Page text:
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US5111838 *Nov 25, 1991May 12, 1992Shipping Systems, Inc.Dunnage bag air valve and coupling
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Classifications
U.S. Classification251/149.6, 410/125
International ClassificationF16L37/23, F16L37/40
Cooperative ClassificationF16L37/40, F16L37/23
European ClassificationF16L37/23, F16L37/40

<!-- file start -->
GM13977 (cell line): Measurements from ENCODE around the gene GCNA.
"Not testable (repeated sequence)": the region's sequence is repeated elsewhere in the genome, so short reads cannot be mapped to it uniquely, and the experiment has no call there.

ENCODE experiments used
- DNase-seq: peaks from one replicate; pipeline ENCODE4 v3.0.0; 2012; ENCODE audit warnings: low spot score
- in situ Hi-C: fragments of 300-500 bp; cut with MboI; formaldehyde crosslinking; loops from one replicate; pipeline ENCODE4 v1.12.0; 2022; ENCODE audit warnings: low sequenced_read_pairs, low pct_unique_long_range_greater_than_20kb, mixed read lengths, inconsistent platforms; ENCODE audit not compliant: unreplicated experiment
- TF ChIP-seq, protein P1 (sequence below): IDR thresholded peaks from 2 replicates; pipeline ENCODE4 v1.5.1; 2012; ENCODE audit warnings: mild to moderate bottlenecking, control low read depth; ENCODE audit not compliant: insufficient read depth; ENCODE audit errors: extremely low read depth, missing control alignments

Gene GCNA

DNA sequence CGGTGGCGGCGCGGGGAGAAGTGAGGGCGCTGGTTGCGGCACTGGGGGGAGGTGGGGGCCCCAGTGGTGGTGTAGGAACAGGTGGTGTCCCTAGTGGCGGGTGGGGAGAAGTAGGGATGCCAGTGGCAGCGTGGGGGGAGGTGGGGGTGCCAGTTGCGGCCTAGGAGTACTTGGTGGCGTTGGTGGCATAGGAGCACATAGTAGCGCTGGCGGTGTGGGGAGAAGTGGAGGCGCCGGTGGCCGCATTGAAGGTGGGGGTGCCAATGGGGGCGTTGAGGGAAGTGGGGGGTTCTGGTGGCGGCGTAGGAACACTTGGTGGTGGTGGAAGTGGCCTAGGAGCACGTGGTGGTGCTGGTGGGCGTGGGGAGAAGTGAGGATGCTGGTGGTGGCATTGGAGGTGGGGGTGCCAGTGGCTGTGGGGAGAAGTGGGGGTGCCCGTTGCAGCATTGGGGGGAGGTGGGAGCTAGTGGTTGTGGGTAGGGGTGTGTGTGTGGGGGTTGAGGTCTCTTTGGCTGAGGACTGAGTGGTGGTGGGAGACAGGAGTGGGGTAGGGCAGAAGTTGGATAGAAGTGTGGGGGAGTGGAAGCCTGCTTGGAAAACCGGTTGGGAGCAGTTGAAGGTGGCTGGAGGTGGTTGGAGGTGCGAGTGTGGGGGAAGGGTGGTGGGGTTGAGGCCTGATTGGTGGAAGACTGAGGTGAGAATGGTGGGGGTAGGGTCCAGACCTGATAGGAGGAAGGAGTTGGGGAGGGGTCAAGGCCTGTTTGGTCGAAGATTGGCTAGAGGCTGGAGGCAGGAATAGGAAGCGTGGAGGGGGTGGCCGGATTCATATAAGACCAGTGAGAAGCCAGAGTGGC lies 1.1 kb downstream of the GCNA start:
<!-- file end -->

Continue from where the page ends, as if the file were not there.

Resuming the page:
Legal Events
DateCodeEventDescription
Jul 21, 2003FPAYFee payment
Year of fee payment: 12
Jul 20, 1999FPAYFee payment
Year of fee payment: 8
Jun 30, 1995FPAYFee payment
Year of fee payment: 4
May 9, 1991ASAssignment
Owner name: SHIPPERS PAPER PRODUCTS COMPANY A CORPORATION OF
Free format text: ASSIGNMENT OF ASSIGNORS INTEREST.;ASSIGNORS:KRIER, MARTIN;LIEBEL, HENRY L.;REEL/FRAME:005691/0983
Effective date: 19910426
Feb 11, 1991ASAssignment
Owner name: SHIPPERS PAPER PRODUCTS COMPANY, A CORP. OF OH, O
Free format text: ASSIGNMENT OF ASSIGNORS INTEREST.;ASSIGNORS:LIEBEL, HENRY L.;KRIER, MARTIN;REEL/FRAME:005594/0084
Effective date: 19910211